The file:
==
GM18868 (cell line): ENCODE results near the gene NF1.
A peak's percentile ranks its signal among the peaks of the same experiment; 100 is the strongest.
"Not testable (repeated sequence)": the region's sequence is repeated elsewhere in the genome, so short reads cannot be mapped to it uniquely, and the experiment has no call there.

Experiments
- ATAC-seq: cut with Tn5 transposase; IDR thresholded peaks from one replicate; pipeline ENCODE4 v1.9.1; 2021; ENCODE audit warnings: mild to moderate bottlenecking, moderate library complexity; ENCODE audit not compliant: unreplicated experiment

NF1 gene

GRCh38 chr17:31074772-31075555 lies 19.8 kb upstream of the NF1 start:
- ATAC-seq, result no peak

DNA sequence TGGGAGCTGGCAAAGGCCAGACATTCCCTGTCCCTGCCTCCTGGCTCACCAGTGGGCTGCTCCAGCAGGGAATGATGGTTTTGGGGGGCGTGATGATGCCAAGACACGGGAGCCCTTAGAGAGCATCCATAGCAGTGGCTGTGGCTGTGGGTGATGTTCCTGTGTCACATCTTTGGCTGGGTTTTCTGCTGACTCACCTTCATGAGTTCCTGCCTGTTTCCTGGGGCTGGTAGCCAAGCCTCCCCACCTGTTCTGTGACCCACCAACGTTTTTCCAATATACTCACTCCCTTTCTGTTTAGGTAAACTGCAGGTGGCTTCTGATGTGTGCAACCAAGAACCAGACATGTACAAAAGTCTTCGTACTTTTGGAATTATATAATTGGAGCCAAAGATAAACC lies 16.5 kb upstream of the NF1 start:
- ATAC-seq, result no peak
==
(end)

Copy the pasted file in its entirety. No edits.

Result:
GM18868 (cell line): ENCODE results near the gene NF1.
A peak's percentile ranks its signal among the peaks of the same experiment; 100 is the strongest.
"Not testable (repeated sequence)": the region's sequence is repeated elsewhere in the genome, so short reads cannot be mapped to it uniquely, and the experiment has no call there.

Experiments
- ATAC-seq: cut with Tn5 transposase; IDR thresholded peaks from one replicate; pipeline ENCODE4 v1.9.1; 2021; ENCODE audit warnings: mild to moderate bottlenecking, moderate library complexity; ENCODE audit not compliant: unreplicated experiment

NF1 gene

GRCh38 chr17:31074772-31075555 lies 19.8 kb upstream of the NF1 start:
- ATAC-seq, result no peak

DNA sequence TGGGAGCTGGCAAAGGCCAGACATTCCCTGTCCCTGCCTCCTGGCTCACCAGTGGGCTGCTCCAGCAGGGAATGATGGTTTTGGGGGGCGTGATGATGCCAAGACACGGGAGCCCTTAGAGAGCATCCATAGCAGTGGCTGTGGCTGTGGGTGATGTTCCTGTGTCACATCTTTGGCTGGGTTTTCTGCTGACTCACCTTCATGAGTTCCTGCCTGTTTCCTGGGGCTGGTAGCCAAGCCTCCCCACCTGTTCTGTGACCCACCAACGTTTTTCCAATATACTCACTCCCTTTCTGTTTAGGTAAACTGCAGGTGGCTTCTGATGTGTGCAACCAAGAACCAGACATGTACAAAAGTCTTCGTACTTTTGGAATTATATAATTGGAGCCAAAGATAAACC lies 16.5 kb upstream of the NF1 start:
- ATAC-seq, result no peak